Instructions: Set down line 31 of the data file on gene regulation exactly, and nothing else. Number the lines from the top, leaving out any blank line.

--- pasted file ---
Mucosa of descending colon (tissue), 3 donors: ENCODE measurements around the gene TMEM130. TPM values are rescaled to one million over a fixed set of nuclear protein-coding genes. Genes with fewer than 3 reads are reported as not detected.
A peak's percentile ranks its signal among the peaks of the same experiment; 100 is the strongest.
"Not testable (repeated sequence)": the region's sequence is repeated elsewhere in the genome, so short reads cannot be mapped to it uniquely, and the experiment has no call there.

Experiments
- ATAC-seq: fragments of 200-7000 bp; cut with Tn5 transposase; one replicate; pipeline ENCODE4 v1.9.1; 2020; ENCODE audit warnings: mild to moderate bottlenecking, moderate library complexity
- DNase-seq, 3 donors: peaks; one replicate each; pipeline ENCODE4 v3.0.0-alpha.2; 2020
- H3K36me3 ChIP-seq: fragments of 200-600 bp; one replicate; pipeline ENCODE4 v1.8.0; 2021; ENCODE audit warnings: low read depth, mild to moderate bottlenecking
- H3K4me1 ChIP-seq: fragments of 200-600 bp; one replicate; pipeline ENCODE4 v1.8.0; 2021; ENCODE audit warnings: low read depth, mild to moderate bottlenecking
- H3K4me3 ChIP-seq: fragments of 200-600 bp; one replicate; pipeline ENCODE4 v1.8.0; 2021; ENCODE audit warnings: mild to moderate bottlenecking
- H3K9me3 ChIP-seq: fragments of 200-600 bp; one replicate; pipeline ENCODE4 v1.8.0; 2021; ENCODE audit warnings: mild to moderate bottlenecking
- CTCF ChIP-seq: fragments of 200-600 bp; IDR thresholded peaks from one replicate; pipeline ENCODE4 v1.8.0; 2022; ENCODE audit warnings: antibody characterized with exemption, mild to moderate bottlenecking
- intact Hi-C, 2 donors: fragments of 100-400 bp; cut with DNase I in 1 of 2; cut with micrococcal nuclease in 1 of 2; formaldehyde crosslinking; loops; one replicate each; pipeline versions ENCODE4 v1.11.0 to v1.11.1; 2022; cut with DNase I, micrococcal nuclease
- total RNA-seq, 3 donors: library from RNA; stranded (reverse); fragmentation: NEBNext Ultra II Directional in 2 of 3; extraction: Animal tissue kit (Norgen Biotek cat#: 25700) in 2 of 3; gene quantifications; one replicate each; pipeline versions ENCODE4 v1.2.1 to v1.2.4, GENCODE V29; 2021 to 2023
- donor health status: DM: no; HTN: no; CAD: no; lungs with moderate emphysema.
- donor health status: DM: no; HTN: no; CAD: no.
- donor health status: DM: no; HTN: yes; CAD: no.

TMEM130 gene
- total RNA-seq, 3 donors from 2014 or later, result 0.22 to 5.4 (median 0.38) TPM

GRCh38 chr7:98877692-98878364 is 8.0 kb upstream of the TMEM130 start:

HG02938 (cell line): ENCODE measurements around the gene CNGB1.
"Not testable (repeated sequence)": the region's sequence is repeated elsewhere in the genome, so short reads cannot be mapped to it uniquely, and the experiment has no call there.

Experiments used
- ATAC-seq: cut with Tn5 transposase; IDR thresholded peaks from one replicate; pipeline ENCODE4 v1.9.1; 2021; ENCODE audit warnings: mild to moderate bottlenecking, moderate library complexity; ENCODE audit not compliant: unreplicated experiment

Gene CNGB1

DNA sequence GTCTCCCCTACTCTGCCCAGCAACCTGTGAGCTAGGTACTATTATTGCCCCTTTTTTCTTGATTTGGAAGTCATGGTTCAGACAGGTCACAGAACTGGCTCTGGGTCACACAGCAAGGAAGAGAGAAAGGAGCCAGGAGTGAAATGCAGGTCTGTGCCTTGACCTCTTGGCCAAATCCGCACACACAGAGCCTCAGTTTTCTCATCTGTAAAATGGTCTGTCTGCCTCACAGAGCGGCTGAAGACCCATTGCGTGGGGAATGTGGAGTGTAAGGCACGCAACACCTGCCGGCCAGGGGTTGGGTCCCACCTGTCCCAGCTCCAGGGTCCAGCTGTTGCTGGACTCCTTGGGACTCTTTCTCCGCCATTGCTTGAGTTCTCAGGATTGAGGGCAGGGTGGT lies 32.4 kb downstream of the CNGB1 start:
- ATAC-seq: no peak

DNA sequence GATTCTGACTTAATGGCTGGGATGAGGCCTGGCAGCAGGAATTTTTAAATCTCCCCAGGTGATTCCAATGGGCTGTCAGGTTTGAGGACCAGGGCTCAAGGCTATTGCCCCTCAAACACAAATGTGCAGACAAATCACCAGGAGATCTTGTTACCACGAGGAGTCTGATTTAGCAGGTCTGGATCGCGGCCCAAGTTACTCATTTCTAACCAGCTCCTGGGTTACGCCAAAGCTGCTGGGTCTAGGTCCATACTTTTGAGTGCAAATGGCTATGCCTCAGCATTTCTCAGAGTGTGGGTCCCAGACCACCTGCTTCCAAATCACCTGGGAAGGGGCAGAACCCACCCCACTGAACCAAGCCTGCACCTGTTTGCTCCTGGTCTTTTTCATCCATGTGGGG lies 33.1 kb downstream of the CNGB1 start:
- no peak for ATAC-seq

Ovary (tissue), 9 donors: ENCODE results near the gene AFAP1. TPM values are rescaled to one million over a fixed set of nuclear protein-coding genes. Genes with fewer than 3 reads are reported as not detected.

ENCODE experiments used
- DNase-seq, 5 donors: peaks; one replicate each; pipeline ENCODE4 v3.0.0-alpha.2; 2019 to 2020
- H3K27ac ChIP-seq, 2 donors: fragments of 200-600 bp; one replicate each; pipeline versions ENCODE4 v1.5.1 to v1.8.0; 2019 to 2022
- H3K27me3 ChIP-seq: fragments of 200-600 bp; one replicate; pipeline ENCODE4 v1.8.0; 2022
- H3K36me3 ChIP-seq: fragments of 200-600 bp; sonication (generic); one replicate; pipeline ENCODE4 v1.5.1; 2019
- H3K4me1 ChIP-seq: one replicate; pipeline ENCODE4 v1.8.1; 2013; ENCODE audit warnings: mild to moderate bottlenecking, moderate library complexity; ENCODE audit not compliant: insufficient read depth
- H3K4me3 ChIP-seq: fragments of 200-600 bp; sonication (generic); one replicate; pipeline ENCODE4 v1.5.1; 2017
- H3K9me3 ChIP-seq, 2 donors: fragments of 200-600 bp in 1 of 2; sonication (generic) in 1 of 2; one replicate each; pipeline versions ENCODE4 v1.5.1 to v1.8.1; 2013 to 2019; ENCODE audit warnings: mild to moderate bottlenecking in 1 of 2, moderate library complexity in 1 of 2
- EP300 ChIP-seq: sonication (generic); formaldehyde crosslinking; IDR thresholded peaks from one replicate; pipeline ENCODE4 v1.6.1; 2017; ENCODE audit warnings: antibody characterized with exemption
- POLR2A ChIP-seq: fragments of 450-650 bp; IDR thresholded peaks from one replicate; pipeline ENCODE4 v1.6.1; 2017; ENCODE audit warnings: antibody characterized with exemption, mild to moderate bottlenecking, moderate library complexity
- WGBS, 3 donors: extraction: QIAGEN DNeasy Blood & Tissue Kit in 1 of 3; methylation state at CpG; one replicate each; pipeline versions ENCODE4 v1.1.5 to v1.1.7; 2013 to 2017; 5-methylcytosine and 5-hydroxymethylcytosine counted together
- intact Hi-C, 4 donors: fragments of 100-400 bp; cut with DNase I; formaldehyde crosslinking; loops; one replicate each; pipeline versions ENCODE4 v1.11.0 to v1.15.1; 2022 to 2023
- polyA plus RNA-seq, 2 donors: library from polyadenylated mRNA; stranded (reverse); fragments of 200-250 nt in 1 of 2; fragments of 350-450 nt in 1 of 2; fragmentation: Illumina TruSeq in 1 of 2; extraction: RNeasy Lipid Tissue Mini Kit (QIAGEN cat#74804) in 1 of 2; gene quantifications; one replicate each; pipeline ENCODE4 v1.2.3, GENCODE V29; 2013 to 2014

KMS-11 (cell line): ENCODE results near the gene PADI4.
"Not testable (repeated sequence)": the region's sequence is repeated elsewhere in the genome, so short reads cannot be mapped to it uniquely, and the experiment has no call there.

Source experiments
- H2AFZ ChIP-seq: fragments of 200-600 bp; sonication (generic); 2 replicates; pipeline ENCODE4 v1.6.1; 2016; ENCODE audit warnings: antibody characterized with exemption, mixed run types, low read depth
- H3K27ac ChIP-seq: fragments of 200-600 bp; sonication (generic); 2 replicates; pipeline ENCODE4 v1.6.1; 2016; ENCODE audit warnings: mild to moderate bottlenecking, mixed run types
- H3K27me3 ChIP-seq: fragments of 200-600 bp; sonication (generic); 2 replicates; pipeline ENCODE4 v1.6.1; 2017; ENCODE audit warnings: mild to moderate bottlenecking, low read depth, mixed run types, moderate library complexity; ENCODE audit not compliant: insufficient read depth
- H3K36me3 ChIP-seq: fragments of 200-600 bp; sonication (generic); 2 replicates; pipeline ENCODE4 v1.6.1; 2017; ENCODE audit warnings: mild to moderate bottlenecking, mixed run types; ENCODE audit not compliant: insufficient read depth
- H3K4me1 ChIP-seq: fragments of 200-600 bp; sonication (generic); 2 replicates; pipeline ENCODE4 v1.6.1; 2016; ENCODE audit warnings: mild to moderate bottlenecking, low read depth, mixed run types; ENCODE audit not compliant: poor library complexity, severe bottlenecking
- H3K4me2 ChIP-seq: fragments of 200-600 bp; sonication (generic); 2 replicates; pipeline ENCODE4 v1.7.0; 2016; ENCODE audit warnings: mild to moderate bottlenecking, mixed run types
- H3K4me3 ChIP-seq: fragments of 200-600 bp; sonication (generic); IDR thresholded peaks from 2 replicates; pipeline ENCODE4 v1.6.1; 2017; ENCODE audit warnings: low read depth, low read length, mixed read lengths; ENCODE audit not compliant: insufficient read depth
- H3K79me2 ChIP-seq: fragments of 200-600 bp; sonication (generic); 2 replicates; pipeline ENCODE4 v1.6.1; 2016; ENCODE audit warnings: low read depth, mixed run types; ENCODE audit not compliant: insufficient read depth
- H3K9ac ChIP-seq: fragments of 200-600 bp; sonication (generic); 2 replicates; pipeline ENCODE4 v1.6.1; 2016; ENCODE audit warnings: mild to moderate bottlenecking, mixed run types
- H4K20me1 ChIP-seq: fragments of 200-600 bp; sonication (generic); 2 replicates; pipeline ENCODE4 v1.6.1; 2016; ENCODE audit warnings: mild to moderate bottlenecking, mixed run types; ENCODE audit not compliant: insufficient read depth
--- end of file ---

- DNase-seq, 5 donors: peaks; one replicate each; pipeline ENCODE4 v3.0.0-alpha.2; 2019 to 2020